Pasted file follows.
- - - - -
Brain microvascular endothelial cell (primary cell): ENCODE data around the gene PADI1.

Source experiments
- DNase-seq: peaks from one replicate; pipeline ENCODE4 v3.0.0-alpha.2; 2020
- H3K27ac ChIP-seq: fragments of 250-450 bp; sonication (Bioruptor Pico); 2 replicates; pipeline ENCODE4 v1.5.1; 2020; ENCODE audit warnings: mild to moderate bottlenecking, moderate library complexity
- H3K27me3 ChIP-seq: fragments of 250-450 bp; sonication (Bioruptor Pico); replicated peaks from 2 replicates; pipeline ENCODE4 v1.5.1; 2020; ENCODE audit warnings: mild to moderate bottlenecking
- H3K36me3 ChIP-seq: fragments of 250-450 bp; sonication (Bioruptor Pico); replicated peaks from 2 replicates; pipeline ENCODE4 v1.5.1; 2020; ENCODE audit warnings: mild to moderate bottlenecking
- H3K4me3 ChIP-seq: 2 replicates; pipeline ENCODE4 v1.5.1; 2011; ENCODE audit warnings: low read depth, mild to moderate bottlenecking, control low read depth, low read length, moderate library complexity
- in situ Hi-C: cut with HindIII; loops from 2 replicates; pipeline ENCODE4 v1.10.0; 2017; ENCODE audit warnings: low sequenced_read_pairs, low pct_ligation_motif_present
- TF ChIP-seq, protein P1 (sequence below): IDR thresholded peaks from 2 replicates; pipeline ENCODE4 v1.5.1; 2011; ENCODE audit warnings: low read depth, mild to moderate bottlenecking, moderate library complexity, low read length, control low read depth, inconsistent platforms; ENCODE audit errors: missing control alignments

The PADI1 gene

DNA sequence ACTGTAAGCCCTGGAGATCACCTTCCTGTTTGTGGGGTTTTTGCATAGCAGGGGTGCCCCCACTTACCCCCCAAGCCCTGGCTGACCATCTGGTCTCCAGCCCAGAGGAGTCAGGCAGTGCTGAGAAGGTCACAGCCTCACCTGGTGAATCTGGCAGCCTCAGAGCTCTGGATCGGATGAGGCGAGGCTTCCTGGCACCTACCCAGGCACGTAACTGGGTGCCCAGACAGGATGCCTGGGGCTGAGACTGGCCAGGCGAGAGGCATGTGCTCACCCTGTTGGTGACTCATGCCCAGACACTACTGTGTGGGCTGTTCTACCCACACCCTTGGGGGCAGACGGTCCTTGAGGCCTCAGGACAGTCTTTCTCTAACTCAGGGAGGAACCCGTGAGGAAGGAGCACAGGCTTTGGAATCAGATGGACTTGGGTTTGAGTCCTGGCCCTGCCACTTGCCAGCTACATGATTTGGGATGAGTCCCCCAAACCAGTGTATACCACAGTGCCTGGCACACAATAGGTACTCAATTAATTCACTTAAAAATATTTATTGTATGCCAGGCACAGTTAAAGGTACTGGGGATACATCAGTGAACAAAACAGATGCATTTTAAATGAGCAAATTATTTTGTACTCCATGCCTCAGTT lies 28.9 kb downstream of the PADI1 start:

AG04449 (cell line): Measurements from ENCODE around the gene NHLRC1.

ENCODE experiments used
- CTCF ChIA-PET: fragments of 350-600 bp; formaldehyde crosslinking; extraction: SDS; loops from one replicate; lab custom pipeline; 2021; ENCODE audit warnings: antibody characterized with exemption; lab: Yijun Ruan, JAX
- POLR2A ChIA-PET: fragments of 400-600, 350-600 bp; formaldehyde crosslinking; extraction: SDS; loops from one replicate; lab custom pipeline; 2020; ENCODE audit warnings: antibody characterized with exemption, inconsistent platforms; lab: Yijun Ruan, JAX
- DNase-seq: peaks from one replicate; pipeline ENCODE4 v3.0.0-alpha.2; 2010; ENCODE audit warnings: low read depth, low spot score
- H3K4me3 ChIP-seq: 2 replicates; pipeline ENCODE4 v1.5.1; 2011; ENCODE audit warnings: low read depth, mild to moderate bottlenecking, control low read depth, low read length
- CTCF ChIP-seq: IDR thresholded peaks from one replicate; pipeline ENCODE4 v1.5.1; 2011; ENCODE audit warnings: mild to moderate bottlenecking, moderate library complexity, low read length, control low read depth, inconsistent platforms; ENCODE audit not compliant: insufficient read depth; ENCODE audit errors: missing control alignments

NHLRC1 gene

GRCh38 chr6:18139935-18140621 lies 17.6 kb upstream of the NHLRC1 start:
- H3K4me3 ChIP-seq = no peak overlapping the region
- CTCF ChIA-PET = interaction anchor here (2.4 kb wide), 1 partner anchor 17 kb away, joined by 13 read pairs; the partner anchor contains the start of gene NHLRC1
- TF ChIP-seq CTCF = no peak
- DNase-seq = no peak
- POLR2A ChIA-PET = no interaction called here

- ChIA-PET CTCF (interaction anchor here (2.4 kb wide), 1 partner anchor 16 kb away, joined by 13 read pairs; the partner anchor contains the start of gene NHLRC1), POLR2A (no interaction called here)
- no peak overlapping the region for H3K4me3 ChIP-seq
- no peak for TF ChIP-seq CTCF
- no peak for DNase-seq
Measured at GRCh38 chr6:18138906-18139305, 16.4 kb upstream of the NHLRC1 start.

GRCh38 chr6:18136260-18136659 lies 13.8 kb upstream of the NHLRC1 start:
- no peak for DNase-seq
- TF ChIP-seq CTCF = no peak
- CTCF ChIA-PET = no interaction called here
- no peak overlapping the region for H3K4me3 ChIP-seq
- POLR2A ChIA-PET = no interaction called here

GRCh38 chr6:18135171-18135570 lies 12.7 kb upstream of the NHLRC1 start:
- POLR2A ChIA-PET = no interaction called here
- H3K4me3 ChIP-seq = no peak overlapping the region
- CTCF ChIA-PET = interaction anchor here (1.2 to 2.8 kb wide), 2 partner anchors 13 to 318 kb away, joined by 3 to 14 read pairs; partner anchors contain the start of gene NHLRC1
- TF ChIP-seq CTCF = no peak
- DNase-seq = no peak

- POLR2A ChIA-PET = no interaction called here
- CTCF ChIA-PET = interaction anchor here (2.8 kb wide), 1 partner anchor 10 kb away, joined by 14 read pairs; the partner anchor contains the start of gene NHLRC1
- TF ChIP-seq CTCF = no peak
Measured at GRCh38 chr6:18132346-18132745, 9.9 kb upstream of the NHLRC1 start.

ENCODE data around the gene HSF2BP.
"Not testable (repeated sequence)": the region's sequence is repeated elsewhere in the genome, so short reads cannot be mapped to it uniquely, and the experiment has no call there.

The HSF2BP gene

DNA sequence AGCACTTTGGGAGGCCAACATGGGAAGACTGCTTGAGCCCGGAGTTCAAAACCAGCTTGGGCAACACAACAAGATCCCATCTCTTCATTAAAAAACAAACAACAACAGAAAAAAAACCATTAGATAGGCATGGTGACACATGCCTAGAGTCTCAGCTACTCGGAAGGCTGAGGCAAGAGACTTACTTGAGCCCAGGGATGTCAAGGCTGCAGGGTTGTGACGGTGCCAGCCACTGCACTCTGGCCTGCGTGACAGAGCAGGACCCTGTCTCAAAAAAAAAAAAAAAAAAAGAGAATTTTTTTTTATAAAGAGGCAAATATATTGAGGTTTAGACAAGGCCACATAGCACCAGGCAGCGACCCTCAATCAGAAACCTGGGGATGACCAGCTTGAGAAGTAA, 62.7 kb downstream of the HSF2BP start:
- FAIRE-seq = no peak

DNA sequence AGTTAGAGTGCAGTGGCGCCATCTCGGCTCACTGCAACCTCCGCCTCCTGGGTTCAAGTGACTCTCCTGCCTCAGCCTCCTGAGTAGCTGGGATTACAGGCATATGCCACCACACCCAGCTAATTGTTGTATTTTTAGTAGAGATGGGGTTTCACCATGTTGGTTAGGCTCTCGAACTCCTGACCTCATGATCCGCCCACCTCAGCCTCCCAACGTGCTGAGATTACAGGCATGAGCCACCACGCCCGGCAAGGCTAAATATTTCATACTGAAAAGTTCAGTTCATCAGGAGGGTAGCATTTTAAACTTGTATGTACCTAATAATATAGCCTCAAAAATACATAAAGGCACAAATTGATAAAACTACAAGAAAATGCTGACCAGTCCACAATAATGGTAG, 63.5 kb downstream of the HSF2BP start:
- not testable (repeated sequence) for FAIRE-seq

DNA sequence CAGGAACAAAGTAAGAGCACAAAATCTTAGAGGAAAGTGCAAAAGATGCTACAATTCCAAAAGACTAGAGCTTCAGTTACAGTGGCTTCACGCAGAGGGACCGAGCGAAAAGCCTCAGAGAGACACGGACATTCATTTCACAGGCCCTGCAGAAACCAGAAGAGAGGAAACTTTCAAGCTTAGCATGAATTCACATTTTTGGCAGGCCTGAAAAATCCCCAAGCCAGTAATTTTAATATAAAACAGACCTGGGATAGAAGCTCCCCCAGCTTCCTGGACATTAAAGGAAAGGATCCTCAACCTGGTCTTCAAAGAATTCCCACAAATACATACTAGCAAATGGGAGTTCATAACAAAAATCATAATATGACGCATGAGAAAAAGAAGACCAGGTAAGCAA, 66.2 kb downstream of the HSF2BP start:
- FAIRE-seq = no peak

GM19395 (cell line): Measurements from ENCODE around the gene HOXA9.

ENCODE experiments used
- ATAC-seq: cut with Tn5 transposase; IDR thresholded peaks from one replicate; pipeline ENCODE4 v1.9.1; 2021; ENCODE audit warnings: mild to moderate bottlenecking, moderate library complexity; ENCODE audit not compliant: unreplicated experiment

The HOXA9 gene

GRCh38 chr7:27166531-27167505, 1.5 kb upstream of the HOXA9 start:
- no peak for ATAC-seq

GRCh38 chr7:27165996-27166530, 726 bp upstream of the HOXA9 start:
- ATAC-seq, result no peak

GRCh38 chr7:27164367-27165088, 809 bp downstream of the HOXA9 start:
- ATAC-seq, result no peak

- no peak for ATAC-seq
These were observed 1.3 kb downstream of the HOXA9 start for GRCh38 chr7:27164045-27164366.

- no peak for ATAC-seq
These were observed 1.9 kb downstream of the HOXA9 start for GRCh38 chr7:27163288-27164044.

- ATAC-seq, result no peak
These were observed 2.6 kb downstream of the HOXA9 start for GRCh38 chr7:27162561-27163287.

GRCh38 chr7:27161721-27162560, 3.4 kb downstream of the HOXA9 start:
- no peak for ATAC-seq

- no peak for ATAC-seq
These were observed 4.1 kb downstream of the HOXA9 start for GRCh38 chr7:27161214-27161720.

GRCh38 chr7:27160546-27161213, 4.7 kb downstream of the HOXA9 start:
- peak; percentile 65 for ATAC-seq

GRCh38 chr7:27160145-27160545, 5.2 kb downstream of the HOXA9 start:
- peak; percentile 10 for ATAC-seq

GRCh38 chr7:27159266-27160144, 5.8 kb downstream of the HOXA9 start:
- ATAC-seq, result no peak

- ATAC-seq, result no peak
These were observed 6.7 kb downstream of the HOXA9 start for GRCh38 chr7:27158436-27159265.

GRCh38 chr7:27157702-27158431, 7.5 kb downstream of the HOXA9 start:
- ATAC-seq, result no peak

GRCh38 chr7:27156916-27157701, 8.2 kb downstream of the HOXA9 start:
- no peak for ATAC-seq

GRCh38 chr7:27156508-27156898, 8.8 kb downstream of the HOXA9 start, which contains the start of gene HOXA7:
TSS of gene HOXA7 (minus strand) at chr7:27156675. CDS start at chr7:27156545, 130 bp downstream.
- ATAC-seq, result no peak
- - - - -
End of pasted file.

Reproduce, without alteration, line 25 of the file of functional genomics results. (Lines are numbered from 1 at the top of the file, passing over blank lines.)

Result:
- POLR2A ChIA-PET = no interaction called here